In truth Martin Bryant had been planning the Port Arthur attack for months – even circled the 28th of April on his calendar.
The night before he spent at his home with his girlfriend Petra.
Police believe Bryant didn’t normally use his alarm clock but he set it for 6AM that day.
They got up – took a shower together and had breakfast before Petra left at 8AM.
In the next hour or so, Bryant drank from a bottle of Sambuca while he gathered his weapons and ammunition.
And although Bryant took his surfboard, he did not go to a beach.
He loaded two semi-automatic rifles, a shotgun and a hunting knife into his yellow Volvo and headed towards Port Arthur.
At first he also lied to lawyer John Avery – claiming he didn’t go to Port Arthur
"[I said] Look Martin that's just bullshit that just doesn't sit with anything that we know'."
"He laughed his head off and then pretty much gave me a complete confession that was consistent with the evidences that I knew."
"It was a girlish giggle, it was at times uncontrollable."
This was when Avery also learned what had triggered Bryant's rampage.
Bryant had wanted to buy another property nearby on Lighthouse Road.
But the owners David and Sally Martin refused to sell to him for any price.
"He had a long grudge against them so he told me…'I tried to buy the farm off them before, and offered them a lot of money but Mrs Martin would say to me 'I'm never going to sell it. It doesn't matter how much money you offer me Martin.' So I shot them in the head'."
It was after he killed the couple that he went to the Broad Arrow Café to continue killing.
"I think he realised or thought that he would either be killed himself or at least go to jail for a very long time." Avery said.
"He thought 'I might as well go out uh in a big way, kill as many as I can'."
Bryant drew the murder scenes in detailed crayon drawings, himself in black and his victims, where they fell, in red.
One such sketch shows where Bryant went after the cafe - stopping his car at a tollbooth where he killed four people in a BMW.
He then stole the car and drove to a service station where he killed a woman and forced her boyfriend, Glen Pears, into the boot of the BMW.
The kidnapping was the only crime Bryant admitted to police during the interview.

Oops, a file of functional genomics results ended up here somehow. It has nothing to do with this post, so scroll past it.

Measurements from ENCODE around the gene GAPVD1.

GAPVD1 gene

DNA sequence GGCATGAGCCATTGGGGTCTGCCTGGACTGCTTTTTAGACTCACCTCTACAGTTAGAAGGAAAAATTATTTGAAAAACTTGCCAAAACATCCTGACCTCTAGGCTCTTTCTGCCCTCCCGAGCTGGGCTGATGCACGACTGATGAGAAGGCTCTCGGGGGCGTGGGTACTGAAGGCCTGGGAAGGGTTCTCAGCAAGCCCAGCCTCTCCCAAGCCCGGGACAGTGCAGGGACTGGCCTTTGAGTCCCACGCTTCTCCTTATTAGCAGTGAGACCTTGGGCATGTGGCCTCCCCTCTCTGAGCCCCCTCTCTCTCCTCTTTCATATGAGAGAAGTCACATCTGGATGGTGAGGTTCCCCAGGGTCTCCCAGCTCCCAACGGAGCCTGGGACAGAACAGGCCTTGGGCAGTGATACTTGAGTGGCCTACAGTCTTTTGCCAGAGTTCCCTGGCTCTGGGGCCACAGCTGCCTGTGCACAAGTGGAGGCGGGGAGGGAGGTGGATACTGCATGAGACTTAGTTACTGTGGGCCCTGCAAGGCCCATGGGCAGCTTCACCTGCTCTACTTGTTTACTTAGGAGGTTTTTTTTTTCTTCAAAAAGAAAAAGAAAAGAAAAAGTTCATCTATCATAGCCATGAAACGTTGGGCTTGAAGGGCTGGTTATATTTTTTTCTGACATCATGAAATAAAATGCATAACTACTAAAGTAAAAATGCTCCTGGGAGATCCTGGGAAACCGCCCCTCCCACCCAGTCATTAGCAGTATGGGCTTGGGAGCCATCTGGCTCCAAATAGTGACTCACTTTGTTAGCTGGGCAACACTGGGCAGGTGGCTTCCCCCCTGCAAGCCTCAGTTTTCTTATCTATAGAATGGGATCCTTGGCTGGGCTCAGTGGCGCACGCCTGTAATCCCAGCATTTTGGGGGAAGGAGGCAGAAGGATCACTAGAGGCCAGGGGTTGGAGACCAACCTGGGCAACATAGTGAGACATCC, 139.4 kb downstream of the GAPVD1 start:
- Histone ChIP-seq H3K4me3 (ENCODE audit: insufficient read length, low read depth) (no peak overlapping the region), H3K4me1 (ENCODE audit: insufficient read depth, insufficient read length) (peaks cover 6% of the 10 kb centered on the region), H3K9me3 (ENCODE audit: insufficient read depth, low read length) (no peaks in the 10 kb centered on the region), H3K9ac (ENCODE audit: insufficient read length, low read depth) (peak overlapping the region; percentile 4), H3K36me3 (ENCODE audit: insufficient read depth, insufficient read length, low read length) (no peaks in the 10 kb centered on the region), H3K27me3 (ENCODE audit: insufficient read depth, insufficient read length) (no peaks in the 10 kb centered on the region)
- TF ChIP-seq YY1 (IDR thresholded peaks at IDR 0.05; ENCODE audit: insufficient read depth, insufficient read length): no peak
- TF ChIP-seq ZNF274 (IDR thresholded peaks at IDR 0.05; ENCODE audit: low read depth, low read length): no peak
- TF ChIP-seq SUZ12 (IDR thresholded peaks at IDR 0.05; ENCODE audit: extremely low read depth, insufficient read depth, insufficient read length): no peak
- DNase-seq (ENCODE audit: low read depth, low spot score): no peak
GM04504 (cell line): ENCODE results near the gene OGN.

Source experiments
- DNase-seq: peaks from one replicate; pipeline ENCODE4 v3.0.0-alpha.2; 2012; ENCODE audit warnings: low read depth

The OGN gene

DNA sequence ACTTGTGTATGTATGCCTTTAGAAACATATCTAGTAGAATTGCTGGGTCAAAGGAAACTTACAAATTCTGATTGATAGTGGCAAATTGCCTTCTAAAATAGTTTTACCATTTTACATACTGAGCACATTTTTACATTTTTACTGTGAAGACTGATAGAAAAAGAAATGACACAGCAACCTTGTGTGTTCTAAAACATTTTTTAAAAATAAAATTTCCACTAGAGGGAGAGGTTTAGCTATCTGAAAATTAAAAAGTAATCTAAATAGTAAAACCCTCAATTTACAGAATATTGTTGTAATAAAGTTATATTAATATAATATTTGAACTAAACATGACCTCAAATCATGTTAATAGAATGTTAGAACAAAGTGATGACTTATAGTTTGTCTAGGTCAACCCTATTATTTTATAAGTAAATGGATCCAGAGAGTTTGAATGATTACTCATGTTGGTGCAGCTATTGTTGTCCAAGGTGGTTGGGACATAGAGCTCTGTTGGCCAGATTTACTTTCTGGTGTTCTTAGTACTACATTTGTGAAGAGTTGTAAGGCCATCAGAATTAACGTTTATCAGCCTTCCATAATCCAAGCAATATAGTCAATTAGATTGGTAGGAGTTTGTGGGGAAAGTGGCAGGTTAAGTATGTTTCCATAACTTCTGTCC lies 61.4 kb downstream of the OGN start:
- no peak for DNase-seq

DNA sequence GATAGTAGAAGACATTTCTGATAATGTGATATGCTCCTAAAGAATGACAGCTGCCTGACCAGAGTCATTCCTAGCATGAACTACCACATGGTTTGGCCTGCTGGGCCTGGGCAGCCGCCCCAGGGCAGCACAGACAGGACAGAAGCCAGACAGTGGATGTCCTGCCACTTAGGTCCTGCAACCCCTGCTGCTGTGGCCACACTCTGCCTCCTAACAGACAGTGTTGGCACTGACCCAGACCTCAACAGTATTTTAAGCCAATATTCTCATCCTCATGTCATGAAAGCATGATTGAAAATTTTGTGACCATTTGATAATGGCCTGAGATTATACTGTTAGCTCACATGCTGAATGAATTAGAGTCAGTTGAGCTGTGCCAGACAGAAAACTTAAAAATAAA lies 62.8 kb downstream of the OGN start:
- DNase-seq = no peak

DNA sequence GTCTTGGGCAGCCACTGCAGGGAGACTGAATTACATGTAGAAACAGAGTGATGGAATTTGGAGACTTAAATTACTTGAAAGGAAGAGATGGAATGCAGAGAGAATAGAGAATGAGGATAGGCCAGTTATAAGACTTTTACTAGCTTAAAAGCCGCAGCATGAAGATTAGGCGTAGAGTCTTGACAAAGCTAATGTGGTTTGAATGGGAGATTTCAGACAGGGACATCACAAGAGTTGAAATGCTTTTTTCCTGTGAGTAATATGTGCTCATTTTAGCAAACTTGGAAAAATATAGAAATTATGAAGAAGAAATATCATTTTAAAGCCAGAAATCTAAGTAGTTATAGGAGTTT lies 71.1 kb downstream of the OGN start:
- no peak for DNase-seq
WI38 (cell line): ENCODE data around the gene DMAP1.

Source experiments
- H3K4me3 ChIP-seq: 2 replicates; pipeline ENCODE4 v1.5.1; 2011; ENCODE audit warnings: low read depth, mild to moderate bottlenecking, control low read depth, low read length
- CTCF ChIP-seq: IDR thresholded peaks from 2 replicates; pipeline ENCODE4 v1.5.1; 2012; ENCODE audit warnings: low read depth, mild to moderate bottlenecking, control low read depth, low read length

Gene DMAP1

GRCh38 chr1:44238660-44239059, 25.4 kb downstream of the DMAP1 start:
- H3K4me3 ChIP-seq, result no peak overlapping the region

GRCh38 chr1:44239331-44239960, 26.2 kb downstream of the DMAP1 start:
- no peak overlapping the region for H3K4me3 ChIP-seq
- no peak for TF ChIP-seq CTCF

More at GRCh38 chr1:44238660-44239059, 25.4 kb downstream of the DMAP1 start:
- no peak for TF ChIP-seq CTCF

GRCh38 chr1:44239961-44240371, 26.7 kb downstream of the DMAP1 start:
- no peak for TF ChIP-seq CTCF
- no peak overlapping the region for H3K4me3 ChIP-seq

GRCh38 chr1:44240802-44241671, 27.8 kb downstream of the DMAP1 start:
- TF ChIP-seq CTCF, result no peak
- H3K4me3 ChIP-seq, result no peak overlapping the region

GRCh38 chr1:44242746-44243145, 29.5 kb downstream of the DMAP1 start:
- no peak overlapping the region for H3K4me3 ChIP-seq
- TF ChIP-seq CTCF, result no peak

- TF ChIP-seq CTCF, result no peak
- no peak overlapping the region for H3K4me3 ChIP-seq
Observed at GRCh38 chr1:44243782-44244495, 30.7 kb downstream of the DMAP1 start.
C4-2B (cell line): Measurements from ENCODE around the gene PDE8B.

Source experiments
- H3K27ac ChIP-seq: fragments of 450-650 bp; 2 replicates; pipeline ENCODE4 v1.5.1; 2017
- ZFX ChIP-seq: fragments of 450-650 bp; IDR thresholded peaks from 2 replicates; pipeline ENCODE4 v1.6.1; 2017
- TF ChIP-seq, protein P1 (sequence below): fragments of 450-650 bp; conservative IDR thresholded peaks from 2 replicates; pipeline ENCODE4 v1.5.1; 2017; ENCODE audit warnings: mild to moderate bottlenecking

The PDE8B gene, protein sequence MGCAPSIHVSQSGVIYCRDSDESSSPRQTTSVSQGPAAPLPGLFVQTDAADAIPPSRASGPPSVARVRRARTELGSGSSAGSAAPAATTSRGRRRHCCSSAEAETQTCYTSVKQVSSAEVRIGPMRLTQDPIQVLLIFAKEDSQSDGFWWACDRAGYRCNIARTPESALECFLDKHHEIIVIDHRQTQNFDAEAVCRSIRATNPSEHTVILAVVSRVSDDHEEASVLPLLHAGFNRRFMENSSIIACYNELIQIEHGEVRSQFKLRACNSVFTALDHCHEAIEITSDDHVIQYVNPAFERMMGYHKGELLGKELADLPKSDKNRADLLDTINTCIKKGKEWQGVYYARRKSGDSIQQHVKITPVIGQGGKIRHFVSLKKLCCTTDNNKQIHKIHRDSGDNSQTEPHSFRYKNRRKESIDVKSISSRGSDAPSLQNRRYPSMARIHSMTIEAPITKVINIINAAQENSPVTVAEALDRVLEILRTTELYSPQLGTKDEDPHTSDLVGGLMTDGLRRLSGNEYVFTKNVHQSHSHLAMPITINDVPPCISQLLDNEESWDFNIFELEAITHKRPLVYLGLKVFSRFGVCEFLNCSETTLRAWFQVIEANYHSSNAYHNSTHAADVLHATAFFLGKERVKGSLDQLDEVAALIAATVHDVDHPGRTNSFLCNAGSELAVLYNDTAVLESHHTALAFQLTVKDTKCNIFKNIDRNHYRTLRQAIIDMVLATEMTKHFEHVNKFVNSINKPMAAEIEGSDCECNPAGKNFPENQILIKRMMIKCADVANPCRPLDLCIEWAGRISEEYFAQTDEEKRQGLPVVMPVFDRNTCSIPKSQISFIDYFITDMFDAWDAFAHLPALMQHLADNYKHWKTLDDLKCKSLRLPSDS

Bryant: I saw this car driving by and I held up the person and kidnapped him
Police: Kidnapped him. How did this guy get to get in the boot?
Bryant: I put him in the boot because I had the gun.
Police: Which gun did you have?
Bryant: I had the umm.
Police: Can Mr Warren hold it up?
Bryant: That AR15. You see if people didn't do these unfortunate things, you guys wouldn't have a job.
Police: Well there's a lot of truth in that Martin, let me tell you.
Bryant: That was the one.
Police: This is the one.
Bryant: It's a sweet little gun. Because it's so light. How light is it?
Police: Can you remember what you said ahh, this fellow?
Bryant: Hey mate, can you get out of your car please, I'm gonna take your car.
Police: Did, and you had this pointed at him did you?
Bryant: Yeah I had it pointed at him.
Bryant: And moving it backwards and forwards with his wife and child too.
Bryant’s final act was to drive Glen Pears to the Seascape guesthouse where, during an all-night siege with police, he shot him ... his 35th murder.
When Martin Bryant first appeared in the supreme court of Tasmania he entered the bizarre plea of “not guilty”.
Police had tried over a period of months to convince Bryant to tell the truth.
But for him, it was a game.
"Look he was absolutely interested in the fact that he was not only the talk of Hobart and Tasmania but at least for a short time national interest," his Lawyer John Avery recalled.
"I think he reveled in it"
Soon he convinced Bryant to plead guilty to the murders, but he still denied shooting those who had survived.
"I think that what he wanted was the people who he'd so grievously maimed, he wanted them to come to court and say it was him. He wanted to be the centre of attention."
Psychologist Paul Mulled determined Bryant did not suffer from a mental disorder but had a child-like IQ lower than over 98 percent of the general population.
"He’s mad in the everyday sense of the word. He did something that none of us can, or almost none of us can even get our heads around imagining, let alone doing. But no he did not have a serious mental illness, he did not have schizophrenia.
Bryant was very sensitive to suggestions he had a low IQ and Avery realized he might be able to use this sensitivity to encourage him to plead guilty.
He convinced Bryant he would look stupid for pleading not-guilty in front of the victims.
Bryant was ordered to serve 35 life sentences without the chance of parole.
Bryant would never be free again, but after the trial his lawyer realized he had gotten too close to a madman.
"I said to myself, am I his next victim? Have I been drawn into his web? Is he playing with my mind while I'm trying to get into his?"
Avery felt he was caught in the orbit of a madman and was 'haunted' by Bryant.
His career deteriorated quickly. He embezzled half a million dollars from his own clients to buy art and was sentenced to four years in jail and disbarred as a lawyer.
All these years on he regrets his association with Bryant but doesn’t use the traumatic experience as an excuse for his own actions and professional descent.
He said he suspected Bryant wanted to die famous, but not as slowly as he is.
*Images of Martin Bryant in prison provided by Gary Ramage-Newspix